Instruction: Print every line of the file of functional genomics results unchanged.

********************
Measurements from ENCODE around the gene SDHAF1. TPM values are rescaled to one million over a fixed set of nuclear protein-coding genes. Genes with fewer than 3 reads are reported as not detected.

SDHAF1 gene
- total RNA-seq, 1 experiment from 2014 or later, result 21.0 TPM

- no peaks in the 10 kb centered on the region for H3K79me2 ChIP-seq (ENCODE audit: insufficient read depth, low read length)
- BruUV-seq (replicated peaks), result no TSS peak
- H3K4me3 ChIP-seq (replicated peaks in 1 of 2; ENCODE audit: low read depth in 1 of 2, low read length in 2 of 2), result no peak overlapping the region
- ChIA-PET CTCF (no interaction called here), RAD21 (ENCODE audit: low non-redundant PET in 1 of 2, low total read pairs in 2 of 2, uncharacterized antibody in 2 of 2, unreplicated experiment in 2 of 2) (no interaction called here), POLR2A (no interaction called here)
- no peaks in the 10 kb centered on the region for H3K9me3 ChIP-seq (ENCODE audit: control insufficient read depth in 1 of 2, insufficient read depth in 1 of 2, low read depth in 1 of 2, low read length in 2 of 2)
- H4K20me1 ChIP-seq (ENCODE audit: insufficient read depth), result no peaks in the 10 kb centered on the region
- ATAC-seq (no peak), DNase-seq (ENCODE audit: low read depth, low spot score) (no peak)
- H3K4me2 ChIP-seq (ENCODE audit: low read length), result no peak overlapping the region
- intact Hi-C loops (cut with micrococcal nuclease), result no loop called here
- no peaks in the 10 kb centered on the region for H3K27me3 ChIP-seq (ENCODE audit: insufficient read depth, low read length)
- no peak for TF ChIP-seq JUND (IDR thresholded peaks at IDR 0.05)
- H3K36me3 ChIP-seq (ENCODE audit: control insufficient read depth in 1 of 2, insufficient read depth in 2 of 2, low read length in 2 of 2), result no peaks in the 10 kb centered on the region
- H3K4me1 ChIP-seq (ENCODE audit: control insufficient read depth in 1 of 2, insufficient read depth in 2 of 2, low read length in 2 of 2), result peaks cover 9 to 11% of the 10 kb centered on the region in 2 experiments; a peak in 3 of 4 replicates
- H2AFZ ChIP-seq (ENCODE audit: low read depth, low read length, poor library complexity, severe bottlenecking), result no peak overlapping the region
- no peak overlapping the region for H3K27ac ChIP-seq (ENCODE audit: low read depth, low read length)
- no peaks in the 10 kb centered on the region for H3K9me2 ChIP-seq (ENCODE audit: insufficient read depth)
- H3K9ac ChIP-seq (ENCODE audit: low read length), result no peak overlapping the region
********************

Measurements from ENCODE around the gene SDHAF1. TPM values are rescaled to one million over a fixed set of nuclear protein-coding genes. Genes with fewer than 3 reads are reported as not detected.

SDHAF1 gene
- total RNA-seq, 1 experiment from 2014 or later, result 21.0 TPM

- no peaks in the 10 kb centered on the region for H3K79me2 ChIP-seq (ENCODE audit: insufficient read depth, low read length)
- BruUV-seq (replicated peaks), result no TSS peak
- H3K4me3 ChIP-seq (replicated peaks in 1 of 2; ENCODE audit: low read depth in 1 of 2, low read length in 2 of 2), result no peak overlapping the region
- ChIA-PET CTCF (no interaction called here), RAD21 (ENCODE audit: low non-redundant PET in 1 of 2, low total read pairs in 2 of 2, uncharacterized antibody in 2 of 2, unreplicated experiment in 2 of 2) (no interaction called here), POLR2A (no interaction called here)
- no peaks in the 10 kb centered on the region for H3K9me3 ChIP-seq (ENCODE audit: control insufficient read depth in 1 of 2, insufficient read depth in 1 of 2, low read depth in 1 of 2, low read length in 2 of 2)
- H4K20me1 ChIP-seq (ENCODE audit: insufficient read depth), result no peaks in the 10 kb centered on the region
- ATAC-seq (no peak), DNase-seq (ENCODE audit: low read depth, low spot score) (no peak)
- H3K4me2 ChIP-seq (ENCODE audit: low read length), result no peak overlapping the region
- intact Hi-C loops (cut with micrococcal nuclease), result no loop called here
- no peaks in the 10 kb centered on the region for H3K27me3 ChIP-seq (ENCODE audit: insufficient read depth, low read length)
- no peak for TF ChIP-seq JUND (IDR thresholded peaks at IDR 0.05)
- H3K36me3 ChIP-seq (ENCODE audit: control insufficient read depth in 1 of 2, insufficient read depth in 2 of 2, low read length in 2 of 2), result no peaks in the 10 kb centered on the region
- H3K4me1 ChIP-seq (ENCODE audit: control insufficient read depth in 1 of 2, insufficient read depth in 2 of 2, low read length in 2 of 2), result peaks cover 9 to 11% of the 10 kb centered on the region in 2 experiments; a peak in 3 of 4 replicates
- H2AFZ ChIP-seq (ENCODE audit: low read depth, low read length, poor library complexity, severe bottlenecking), result no peak overlapping the region
- no peak overlapping the region for H3K27ac ChIP-seq (ENCODE audit: low read depth, low read length)
- no peaks in the 10 kb centered on the region for H3K9me2 ChIP-seq (ENCODE audit: insufficient read depth)
- H3K9ac ChIP-seq (ENCODE audit: low read length), result no peak overlapping the region